By Mark Saldana

Two drone pilots, operating out of a trailer in a Nevada desert, have acquired a target in Afghanistan and are faced with a moral dilemma. They must follow their orders and terminate with extreme prejudice or face punishment for disobedience.  This is the premise of the AFF film entry title Drones.

More like a conversation rather than an interview, I had a most enjoyable talk with director Rick Rosenthal and lovely actress Eloise Mumford of the film. On a late Sunday morning, just before noon, I met with these two talented people and discussed the message and intentions of their film and the ramifications of our military’s use of drones. Rosenthal also jokingly mentioned why he despised working with talented actor Matt O’Leary (Natural Selection, Fat Kid Rules the World).

Mark: As a fan of Matt O’Leary’s work so far, I have to ask, what was it like to work with him in this film?

Rick Rosenthal: I found him incredibly difficult and I would never work with him again. Most of the time when he calls me, I’m in the bathtub and I just drop the phone in the water. (Laughs) We had a pretty great time. We definitely had challenges. He and Eloise hit it off in the right way.

Eloise Mumford: We had kind of a brother/sister really sort of vibe, the chemistry of pushing each other to get the best performances out of each other. Sort of competitive

Rick: Out of the whole shoot in the trailer, I think we shot thirteen days in the trailer. Twelve of them were fantastic. Because you’re shooting so much footage, so many pages a day, you hit a little burnout. The second to the last day, we hit burnout.

Eloise: Because it was incredibly hard, emotionally. We would shoot twenty page chunks at a time. We were repeating the same material back to back, but over a long period of time. It’s really hard emotionally to put yourself through the same torture that the characters are going through over and over again, but days on end. I felt like my psyche was mad at myself.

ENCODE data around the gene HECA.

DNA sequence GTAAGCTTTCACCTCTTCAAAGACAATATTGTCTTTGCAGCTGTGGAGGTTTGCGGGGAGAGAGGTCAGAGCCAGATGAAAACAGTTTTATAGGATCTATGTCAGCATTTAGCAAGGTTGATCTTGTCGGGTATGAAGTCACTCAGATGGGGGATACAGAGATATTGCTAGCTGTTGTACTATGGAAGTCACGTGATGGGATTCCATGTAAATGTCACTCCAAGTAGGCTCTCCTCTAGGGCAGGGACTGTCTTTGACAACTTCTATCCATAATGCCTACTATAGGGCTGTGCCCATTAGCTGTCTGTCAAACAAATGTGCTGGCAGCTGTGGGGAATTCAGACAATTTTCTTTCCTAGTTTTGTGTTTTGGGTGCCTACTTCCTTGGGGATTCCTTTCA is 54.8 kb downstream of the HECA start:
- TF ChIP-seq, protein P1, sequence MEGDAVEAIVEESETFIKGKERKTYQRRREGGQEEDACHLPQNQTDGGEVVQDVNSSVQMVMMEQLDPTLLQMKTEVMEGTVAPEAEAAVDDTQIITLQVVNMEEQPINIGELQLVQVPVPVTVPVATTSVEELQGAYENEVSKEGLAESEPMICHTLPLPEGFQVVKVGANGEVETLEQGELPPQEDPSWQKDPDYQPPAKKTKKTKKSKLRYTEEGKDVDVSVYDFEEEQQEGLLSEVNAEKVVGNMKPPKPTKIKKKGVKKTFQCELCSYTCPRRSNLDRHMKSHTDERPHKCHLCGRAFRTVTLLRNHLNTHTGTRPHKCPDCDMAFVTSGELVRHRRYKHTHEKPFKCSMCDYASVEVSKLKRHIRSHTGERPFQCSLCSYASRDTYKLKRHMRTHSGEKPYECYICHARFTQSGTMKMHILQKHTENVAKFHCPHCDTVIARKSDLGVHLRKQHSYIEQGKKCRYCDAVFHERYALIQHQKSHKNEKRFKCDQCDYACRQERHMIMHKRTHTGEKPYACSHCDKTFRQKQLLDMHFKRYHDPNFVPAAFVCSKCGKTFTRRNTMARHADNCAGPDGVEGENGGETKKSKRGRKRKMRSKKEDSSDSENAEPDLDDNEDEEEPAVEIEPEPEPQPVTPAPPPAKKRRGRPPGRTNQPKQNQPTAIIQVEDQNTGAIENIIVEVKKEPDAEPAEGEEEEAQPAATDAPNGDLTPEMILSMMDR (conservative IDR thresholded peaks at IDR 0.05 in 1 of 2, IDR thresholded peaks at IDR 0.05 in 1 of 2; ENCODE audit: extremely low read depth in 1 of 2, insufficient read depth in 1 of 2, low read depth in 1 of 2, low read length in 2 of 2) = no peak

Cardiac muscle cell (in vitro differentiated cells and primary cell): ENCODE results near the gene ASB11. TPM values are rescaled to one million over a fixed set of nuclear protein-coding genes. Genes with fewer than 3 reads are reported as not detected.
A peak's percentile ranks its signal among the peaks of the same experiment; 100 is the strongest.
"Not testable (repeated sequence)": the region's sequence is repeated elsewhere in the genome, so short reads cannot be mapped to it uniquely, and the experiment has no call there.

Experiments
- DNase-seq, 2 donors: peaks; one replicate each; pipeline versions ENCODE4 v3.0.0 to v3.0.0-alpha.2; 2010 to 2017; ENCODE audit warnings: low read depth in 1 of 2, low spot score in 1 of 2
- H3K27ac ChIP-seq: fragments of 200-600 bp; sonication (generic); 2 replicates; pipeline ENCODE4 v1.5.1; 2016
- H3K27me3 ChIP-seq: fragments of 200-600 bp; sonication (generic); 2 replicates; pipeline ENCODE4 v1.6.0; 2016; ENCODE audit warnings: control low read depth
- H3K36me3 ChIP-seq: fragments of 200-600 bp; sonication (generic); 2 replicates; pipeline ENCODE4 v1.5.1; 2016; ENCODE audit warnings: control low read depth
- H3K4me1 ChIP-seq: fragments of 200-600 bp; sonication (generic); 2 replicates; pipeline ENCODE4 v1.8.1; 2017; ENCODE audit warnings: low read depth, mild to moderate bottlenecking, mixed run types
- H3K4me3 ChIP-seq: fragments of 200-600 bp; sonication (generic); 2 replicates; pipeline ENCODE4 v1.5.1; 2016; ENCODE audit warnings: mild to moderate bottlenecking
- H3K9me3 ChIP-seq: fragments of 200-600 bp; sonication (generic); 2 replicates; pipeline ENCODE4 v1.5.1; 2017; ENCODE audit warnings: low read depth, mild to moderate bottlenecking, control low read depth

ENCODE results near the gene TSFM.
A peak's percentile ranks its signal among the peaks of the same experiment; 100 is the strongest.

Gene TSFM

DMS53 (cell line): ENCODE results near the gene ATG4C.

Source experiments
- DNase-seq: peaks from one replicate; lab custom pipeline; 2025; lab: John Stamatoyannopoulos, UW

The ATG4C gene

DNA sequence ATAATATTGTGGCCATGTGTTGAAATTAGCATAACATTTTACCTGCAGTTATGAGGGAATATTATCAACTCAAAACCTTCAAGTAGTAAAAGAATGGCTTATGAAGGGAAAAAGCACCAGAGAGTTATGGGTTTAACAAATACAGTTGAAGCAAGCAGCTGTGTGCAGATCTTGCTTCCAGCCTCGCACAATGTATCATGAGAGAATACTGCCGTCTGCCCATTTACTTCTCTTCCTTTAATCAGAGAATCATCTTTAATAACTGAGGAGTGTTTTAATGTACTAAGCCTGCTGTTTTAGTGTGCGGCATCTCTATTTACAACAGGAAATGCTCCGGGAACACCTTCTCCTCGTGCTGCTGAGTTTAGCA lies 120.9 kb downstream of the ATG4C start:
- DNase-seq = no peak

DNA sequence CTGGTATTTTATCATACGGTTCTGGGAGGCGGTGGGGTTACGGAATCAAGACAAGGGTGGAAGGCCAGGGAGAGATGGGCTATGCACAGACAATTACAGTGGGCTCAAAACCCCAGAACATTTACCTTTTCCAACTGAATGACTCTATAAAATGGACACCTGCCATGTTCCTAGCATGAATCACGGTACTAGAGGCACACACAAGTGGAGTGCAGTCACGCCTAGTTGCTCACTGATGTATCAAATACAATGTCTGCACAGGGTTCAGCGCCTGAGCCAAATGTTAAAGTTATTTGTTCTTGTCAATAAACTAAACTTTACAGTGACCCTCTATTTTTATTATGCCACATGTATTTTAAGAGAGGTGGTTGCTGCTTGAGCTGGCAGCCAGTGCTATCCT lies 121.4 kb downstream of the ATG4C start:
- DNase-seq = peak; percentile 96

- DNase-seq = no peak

Mark: Would you say that this is your most emotionally challenging role?

Eloise: Yeah I would. A testament only to how hard the actual job is of drone piloting and the sort of life and death decisions, that as an actress, I never have to make.

Mark: I have never served in the military and every time I watch a realistic movie where these decisions are being made and you see what military personnel go through, I think to myself, Wow, I don’t think I could do this.  It’s an interesting morality that they live and work in.

Rick: That’s what we wanted the heart of the film to be about. It is a complex morality that we are now entering into, as if war isn’t complex enough. Hundreds of years of literature have been about war and heroism. All of these things have been about respect for the enemy and besting the enemy, a sort of weirdly life and death competition, but it’s always been with risk. Suddenly, we are able to wage war without risk.

Eloise: It’s no longer kill or be killed, it’s just kill.

Rick: Our goal in telling this story is not to make a film that is pro-drones or anti-drones, but to ask questions that hopefully get audiences disturbed.


Drones has one more AFF screening on Thursday (October 31), 8:45 pm. at The Hideout. For details on the venue and on the film, go to

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